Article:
It’s relevant, it’s contemporary, and it’s edgy enough.
Al Fox 2009-11-02
Considering the sheer magnitude of The X Factor, the expectations of its champions are always going to be lofty. But while the majority of winners are lumbered with an oafish, soulless, throwaway debut single, 21-year-old London native Alexandra Burke’s triumph anthem – a largely well-received cover of Hallelujah – provided her with a launch pad above and beyond anything her forerunners were gifted.
So with the bar already set particularly high for Burke, Overcome is unsurprisingly an album that’s glossy, expensive and stylish in concept. However, an attitude-laden, RnB-pop vibe dominates sonically, as lead single proper Bad Boys attests (with Hallelujah itself tacked on the end, acting as a mere footnote). For an album with such a strong RnB influence, there’s a refreshing absence of self-indulgent vocal gymnastics. Burke’s voice is a mightily powerful weapon, but one she’s very much in control of, and she knows how to rein it in.
There’s a slight hotchpotch quality to Overcome, flitting from experiment to experiment and lacking slightly in fluidity. But it’s easy to forget that this is the debut offering of a brand new artist, given Burke’s background and profile, and therefore easy to forget that she’s still very much finding her feet. Good Night, Good Morning is the lippy kid sister of Sound of the Underground; Bury Me is a playful, if somewhat clumsy, nod to Motown; while The Silence, a gargantuan power ballad bridging the gap between Bonnie Tyler and Beyoncé, fully demonstrates the rich, emotive vocals which refuse to play second fiddle to the roll-call of producers du jour.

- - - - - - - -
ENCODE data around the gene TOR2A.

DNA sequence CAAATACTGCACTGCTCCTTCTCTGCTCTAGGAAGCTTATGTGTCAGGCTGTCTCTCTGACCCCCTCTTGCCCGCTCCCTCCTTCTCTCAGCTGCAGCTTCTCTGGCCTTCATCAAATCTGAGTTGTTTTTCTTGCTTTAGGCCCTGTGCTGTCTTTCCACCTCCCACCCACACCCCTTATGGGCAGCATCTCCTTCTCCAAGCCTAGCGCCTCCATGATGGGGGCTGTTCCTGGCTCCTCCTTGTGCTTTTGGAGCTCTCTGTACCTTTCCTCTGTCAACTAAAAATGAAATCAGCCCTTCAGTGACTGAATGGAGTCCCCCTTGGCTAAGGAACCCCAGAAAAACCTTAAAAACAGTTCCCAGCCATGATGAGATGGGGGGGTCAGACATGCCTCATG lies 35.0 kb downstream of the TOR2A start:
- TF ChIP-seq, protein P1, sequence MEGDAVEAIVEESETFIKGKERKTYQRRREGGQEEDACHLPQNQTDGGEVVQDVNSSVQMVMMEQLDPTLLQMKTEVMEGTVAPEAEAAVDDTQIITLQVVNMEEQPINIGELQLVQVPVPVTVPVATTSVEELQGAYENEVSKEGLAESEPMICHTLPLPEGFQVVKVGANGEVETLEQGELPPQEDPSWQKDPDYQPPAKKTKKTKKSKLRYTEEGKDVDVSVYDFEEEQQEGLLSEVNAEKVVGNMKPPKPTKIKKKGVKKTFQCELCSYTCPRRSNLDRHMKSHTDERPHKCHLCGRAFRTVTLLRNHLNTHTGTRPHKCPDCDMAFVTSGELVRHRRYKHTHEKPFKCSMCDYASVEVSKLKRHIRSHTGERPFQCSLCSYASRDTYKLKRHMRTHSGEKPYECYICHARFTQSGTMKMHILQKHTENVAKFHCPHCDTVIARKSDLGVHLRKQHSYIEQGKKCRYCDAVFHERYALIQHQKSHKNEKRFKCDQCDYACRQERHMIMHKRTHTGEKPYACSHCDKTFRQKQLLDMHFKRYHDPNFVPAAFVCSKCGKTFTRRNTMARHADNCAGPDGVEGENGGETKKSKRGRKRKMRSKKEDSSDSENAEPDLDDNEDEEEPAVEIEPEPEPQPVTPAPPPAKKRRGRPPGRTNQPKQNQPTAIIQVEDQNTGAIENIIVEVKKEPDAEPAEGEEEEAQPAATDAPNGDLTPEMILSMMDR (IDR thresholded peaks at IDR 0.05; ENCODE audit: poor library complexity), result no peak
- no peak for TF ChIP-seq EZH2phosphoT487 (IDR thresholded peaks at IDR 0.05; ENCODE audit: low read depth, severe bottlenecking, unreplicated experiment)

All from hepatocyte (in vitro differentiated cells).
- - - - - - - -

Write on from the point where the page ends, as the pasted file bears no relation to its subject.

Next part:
While it’s by no means revolutionary, Overcome achieves exactly what it needs to. It’s relevant, it’s contemporary, it’s edgy enough for younger fans but accessible enough for a wider audience. But crucially, it’s swathed in personality – something which a certain fellow X Factor victor is sorely deficient in. Rather than functioning solely as a pop album, Overcome is very much an Alexandra Burke record, serving as an illustration of who and where she is right at this moment, and carrying the promise of greatness further down the line.